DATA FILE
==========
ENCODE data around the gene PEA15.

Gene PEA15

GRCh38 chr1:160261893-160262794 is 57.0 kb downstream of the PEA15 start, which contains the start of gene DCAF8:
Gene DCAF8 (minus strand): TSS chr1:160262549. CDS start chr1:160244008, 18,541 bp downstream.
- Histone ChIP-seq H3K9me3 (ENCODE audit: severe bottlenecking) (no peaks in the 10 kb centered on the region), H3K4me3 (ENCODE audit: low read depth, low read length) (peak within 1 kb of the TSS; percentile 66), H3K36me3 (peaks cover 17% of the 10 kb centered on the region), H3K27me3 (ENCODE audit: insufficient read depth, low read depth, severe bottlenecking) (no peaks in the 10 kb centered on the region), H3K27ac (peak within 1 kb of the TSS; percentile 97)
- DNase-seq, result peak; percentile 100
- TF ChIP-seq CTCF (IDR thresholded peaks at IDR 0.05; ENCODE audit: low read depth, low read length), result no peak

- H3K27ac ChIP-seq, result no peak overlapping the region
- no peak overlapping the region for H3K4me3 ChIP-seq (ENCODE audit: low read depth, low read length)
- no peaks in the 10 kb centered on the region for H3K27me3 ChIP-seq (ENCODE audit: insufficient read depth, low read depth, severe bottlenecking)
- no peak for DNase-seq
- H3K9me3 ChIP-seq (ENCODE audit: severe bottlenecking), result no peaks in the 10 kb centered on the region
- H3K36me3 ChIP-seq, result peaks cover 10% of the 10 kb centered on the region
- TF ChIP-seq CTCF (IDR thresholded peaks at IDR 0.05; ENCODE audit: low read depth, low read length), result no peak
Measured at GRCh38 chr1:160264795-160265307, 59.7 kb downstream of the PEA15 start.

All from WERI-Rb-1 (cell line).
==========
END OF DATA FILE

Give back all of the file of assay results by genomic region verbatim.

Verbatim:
ENCODE data around the gene PEA15.

Gene PEA15

GRCh38 chr1:160261893-160262794 is 57.0 kb downstream of the PEA15 start, which contains the start of gene DCAF8:
Gene DCAF8 (minus strand): TSS chr1:160262549. CDS start chr1:160244008, 18,541 bp downstream.
- Histone ChIP-seq H3K9me3 (ENCODE audit: severe bottlenecking) (no peaks in the 10 kb centered on the region), H3K4me3 (ENCODE audit: low read depth, low read length) (peak within 1 kb of the TSS; percentile 66), H3K36me3 (peaks cover 17% of the 10 kb centered on the region), H3K27me3 (ENCODE audit: insufficient read depth, low read depth, severe bottlenecking) (no peaks in the 10 kb centered on the region), H3K27ac (peak within 1 kb of the TSS; percentile 97)
- DNase-seq, result peak; percentile 100
- TF ChIP-seq CTCF (IDR thresholded peaks at IDR 0.05; ENCODE audit: low read depth, low read length), result no peak

- H3K27ac ChIP-seq, result no peak overlapping the region
- no peak overlapping the region for H3K4me3 ChIP-seq (ENCODE audit: low read depth, low read length)
- no peaks in the 10 kb centered on the region for H3K27me3 ChIP-seq (ENCODE audit: insufficient read depth, low read depth, severe bottlenecking)
- no peak for DNase-seq
- H3K9me3 ChIP-seq (ENCODE audit: severe bottlenecking), result no peaks in the 10 kb centered on the region
- H3K36me3 ChIP-seq, result peaks cover 10% of the 10 kb centered on the region
- TF ChIP-seq CTCF (IDR thresholded peaks at IDR 0.05; ENCODE audit: low read depth, low read length), result no peak
Measured at GRCh38 chr1:160264795-160265307, 59.7 kb downstream of the PEA15 start.

All from WERI-Rb-1 (cell line).